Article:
Does the Math Add Up on Popular Wellness Recommendations?
Take two of these and call me in the morning is the most infamous prescription line. It’s hardly the only wellness recommendation we know by heart, but do we actually know where any of them come from? From 8 hours of sleep per night to 8 glasses of water each day, “they” are always telling us the numbers by which we can live a healthy life.
Would you be surprised to learn that some of them are baseless? We looked in to some of the most popular number-based recommendations to learn which are making short cuts and which are overselling themselves. Maybe you’ll feel a little less pressure from now on.
8 glasses of water per day
Eight 8-oz. glasses of water is what we’re supposed to drink every day, or so we’ve been told. The Mayo Clinic affirms the recommendation holds because the “8×8” rule is easy to remember. But it’s actually not quite enough! Those 64 ounces are equivalent to 1.9 liters. The Institute of Medicine says men need 3 liters and women need 2.2 liters. So drink up! The good news is “all fluids count toward the daily total,” says Mayo. Water, hot or iced tea, a sports drink, juice, or even a beer count toward your fluid intake. Intense exercisers and breastfeeding moms are just a couple examples of people who likely need even more than the basic recommendation.
10,000 steps per day
This distance is about five miles, or the amount “they” say we’re supposed to walk every day. There’s no specific science or research to back it up. When used against the CDC’s fitness recommendations, they have Americans hitting about 7,500 steps per day. But given how sedentary most Americans are, it’s best that we encourage people to walk as much as they are willing to do. The average American walks just under 6,000 steps every day, so anything you’re walking beyond that is good for your overall health.
10 pounds gained during the holidays
That dreaded holiday weight gain that everyone makes such a big deal about? It’s really just about one pound. Yep, just one, according to Dr. Tom Rifai, Reality Meets Science LLC co-founder & Harvard Lifestyle Medicine course director for Nutrition & The Metabolic Syndrome. We recently spoke to him about what happens to our bodies when we overeat and he surmised that while a one- or two-pound gain during the holiday season isn’t that bad, it’s that “we never get rid of it.” Add up a couple of extra pounds year over year and you’ve got a problem.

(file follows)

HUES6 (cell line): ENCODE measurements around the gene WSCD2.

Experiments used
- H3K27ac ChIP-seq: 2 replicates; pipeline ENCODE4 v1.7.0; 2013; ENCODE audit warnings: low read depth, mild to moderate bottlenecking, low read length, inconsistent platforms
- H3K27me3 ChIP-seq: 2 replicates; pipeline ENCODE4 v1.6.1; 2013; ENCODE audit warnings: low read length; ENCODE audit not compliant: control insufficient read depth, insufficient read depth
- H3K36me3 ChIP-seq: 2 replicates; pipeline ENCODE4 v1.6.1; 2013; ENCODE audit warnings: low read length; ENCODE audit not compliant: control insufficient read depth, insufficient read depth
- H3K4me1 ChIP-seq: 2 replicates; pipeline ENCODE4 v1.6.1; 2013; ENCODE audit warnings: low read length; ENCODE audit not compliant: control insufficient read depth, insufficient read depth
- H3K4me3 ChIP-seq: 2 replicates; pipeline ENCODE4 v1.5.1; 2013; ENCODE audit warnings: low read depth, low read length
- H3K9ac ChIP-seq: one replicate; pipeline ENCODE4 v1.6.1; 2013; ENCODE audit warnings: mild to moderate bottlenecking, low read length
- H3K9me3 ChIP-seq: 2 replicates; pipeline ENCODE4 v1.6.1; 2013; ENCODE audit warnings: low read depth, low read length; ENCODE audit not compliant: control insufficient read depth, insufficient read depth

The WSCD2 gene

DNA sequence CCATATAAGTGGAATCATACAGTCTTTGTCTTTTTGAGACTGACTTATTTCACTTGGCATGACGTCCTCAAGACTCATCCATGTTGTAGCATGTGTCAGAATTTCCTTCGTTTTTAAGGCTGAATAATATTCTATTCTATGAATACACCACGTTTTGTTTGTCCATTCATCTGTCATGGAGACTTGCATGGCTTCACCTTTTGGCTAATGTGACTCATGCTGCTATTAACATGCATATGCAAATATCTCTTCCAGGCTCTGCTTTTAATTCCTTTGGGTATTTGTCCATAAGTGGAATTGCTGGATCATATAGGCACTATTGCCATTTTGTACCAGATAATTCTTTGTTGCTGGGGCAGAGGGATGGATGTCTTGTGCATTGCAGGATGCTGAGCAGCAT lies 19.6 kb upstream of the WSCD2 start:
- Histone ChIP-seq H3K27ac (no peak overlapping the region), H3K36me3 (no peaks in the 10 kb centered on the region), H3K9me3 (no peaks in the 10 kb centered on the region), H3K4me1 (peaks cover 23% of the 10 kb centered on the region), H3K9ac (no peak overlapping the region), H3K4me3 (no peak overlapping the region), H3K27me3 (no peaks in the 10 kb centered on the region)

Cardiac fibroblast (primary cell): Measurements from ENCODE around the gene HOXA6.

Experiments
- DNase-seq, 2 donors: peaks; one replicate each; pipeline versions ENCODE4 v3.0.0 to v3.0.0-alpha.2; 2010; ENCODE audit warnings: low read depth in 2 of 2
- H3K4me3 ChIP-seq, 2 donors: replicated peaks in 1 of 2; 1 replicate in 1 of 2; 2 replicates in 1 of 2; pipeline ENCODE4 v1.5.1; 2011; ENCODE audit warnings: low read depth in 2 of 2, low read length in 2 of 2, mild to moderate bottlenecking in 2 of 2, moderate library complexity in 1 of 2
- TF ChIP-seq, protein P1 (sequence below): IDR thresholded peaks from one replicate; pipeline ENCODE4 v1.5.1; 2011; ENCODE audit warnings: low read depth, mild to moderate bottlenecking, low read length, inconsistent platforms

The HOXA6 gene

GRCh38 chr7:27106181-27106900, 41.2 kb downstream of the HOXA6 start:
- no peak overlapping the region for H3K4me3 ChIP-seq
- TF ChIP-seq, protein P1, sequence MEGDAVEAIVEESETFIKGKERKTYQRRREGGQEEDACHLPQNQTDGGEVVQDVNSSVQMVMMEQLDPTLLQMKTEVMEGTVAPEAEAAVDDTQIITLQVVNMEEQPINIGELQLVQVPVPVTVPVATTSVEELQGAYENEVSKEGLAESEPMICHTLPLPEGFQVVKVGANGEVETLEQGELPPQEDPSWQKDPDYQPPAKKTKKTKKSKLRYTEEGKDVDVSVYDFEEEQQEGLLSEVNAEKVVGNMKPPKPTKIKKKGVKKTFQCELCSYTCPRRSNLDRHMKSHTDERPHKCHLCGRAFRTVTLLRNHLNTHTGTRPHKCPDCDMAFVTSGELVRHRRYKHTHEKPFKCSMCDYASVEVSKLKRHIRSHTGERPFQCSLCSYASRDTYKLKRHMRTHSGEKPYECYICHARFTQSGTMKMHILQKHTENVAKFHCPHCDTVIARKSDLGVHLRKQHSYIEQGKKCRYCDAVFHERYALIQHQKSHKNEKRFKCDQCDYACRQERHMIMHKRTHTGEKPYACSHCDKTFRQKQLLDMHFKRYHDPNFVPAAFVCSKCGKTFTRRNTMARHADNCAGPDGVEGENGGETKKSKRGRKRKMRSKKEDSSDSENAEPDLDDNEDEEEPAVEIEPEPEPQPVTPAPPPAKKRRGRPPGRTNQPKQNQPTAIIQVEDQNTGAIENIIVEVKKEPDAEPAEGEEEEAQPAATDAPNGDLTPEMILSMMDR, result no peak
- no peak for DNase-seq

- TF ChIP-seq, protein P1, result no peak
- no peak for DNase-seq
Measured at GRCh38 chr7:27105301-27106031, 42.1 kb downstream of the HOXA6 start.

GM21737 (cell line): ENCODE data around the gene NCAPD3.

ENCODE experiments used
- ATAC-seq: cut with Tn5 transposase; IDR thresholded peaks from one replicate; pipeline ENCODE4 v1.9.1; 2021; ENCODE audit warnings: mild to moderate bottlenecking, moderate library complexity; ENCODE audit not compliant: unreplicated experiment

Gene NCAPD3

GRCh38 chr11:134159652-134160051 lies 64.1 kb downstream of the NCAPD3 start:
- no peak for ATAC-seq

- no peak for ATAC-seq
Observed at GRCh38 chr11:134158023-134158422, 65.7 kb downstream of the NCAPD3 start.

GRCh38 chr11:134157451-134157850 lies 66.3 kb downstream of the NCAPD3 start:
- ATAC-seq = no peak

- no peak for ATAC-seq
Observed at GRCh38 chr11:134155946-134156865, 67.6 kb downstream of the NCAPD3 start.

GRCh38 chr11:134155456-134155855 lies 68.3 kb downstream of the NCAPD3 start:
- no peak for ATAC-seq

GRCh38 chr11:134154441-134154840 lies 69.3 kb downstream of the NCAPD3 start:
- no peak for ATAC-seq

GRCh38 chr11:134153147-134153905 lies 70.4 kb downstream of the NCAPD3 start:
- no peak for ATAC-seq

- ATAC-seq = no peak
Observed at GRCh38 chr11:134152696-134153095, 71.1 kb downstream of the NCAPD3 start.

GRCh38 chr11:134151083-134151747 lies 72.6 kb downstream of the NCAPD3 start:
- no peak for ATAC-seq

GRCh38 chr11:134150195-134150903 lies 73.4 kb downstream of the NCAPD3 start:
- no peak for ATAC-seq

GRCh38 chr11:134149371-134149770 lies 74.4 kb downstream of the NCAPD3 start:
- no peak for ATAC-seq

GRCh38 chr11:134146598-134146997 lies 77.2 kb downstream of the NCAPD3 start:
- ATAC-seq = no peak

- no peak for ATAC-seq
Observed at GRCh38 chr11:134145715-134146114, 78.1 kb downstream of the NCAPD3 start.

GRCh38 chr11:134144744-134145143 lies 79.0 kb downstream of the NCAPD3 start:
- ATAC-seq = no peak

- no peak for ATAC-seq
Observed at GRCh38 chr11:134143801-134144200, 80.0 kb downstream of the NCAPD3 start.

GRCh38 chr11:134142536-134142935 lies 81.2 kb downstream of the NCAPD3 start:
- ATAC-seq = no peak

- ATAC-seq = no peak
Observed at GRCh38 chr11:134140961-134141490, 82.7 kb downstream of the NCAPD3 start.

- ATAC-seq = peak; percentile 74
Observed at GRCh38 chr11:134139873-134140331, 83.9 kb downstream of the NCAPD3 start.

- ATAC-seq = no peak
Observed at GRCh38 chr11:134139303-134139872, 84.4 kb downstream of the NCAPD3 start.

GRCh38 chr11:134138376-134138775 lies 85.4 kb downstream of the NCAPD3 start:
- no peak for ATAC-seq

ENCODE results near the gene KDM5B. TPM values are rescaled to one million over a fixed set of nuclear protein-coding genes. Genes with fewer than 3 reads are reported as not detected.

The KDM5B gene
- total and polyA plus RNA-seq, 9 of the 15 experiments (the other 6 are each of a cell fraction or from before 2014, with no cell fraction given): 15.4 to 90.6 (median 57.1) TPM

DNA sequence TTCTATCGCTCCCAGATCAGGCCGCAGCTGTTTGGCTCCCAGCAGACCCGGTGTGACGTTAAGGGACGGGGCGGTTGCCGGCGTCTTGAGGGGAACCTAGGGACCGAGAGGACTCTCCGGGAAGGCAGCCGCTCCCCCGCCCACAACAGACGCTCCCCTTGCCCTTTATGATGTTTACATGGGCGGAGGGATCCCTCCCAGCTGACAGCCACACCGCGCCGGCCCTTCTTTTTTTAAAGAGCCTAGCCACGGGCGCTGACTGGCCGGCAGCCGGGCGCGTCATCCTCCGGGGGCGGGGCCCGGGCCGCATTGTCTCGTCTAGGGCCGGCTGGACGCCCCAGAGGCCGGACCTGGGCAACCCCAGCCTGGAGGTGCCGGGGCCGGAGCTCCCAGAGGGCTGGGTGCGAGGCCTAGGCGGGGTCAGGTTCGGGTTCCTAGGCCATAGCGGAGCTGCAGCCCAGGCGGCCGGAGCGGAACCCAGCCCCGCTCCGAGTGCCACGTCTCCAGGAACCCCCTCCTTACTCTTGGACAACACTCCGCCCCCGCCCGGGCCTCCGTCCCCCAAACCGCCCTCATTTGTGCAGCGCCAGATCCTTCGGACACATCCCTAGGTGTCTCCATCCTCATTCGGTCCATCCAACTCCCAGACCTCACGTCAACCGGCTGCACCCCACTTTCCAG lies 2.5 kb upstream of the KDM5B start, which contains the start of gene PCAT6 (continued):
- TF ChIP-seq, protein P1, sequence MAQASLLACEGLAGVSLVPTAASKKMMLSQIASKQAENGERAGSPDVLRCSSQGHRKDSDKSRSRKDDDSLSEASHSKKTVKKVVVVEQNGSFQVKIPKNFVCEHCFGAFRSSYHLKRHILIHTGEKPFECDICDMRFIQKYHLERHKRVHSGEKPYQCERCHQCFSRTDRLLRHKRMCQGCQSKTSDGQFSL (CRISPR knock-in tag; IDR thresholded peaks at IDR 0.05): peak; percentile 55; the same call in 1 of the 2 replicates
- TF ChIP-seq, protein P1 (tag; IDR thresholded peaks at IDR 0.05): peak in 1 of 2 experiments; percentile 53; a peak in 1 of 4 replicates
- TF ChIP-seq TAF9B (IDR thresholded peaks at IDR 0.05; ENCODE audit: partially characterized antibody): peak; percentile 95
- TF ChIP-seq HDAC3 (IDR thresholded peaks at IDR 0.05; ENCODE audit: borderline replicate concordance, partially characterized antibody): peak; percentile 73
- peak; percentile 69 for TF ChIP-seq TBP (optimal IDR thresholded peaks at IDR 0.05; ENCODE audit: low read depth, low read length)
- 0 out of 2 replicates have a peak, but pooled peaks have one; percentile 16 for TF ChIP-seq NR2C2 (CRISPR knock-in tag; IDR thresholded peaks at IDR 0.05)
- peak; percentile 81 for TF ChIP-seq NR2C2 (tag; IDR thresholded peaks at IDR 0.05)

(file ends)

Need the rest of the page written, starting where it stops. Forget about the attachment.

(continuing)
60 minutes a day of exercise
An hour of physical activity everyday? Seems impossible sometimes but certainly not ridiculous. Well, if it feels like too much you’re in luck. The CDC recommends for American adults that we get 150 minutes of moderate-intensity aerobic exercise every week. That’s 21 minutes a day, or 30 minutes most days of the week. Plus we need two days’ worth of muscle-strengthening exercises. Kind of like walking 10,000 steps everyday, just as long as you’re doing something it counts! Even the CDC recommends taking it 10 minutes at a time!
2,000 calories per day
Apparently this number came about as a short-cut the FDA made to keep food labels short and concise. According to this article by Marion Nestle, an esteemed and respected nutrition professor, author, and all-around expert, 2,350 calories was the more sensible total but it seemed too complicated to put on a label. Anyone worth their low-sodium salt knows that there is no one-size-fits-all calorie prescription. Based on your gender, age, weight, height, and other factors (like menopause and breastfeeding), your calorie needs will vary. A BMR or calorie calculator is your best bet to determine individual needs.
8 hours of sleep
Does early bed, early to rise really make you healthy, wealthy, and wise? We aren’t sure what sleep will do for your finances, but we know for certain that adequate sleep is imperative to overall wellness, not to mention the mental acuity to make you wise. The eight hour rule rings true, as the CDC recommends adults get 7-8 hours of sleep per night. The CDC and some research support that there is no magic number though, and much like calorie intake, every body is different and yours may need more or less hours of sleep.